Citation(s) from the GunPolicy.org literature library

Pézard, Stéphanie and Nicolas Florquin. 2007 ‘The DRC - South Kivu and Eastern Provinces.’ Small Arms in Burundi: Disarming the Civilian Population in Peacetime, pp. 22-23. Geneva: Small Arms Survey, the Graduate Institute of International and Development Studies, Geneva / Ligue Iteka. 1 August

Relevant contents

The DRC - South Kivu and Eastern Provinces
[DRC = Democratic Republic of the Congo]

While Burundi was considered as a possible source of supplies for the foreign armed forces based in South Kivu in the DRC by the UN group of experts reporting on this country, the opposite is even more true. In spite of the United Nations embargo on the Congolese provinces of North and South Kivu, the east of the DRC (especially South Kivu) continues to be one of the regional centres for the illegal trafficking of arms.

Apart from bordering on Burundi and Tanzania, which makes it a favourite crossing point, South Kivu also harbours many, sometimes heavily armed, groups, most of which are not subject to any control by the government in Kinshasa, such as the FDLR (Forces démocratiques pour la libération du Rwanda (Democratic forces for the liberation of Rwanda), the Interahamwe, the ex-FAC/ex-FAZ (Forces armées congolaises/zaïroises (Congolese/Zairese armed forces), the Banyamulenge combatants, and the Maï-Maï.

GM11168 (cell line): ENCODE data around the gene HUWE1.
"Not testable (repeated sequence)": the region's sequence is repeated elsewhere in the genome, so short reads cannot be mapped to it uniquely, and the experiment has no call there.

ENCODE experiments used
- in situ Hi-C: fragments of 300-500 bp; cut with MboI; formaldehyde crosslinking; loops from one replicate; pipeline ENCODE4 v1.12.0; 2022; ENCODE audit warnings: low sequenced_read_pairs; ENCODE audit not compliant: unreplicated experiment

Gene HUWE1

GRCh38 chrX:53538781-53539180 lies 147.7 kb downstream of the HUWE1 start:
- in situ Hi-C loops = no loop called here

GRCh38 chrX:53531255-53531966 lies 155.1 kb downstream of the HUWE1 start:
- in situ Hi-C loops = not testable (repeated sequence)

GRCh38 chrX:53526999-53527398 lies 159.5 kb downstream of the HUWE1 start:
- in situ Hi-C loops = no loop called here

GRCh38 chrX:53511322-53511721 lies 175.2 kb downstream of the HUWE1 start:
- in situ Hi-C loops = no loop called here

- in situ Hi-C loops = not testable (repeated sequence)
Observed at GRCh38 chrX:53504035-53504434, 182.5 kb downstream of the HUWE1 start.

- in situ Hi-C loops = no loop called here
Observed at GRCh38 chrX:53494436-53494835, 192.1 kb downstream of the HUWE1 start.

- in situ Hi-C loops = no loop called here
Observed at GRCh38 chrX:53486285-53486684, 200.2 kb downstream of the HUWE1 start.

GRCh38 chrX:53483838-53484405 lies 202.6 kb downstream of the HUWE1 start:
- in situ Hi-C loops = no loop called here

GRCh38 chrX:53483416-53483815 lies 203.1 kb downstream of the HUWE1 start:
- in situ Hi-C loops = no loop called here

It also seems that during the first Congo war (1996–97), when Laurent-Désiré Kabila came to power, a large number of arms were recovered by the victors and sold, either by the soldiers themselves or by intermediaries.

A large number of arms have been found in the eastern provinces of the DRC, in particular around Uvira, Kiliba, Sange, and Luvungi. Members of armed groups which exploit the natural resources of the DRC, especially gold mines, run major trafficking networks. They exchange the gold for arms in Tanzania, bringing them into the east of the Congo via Lake Tanganyika.

Having crossed through the DRC, some of the arms end up in the hands of the Palipehutu–FNL which picks them up in the border areas of the DRC and Burundi (Ruzizi plain or Rukoko forest).

[FNL= National Liberation Forces]

ID: Q5082

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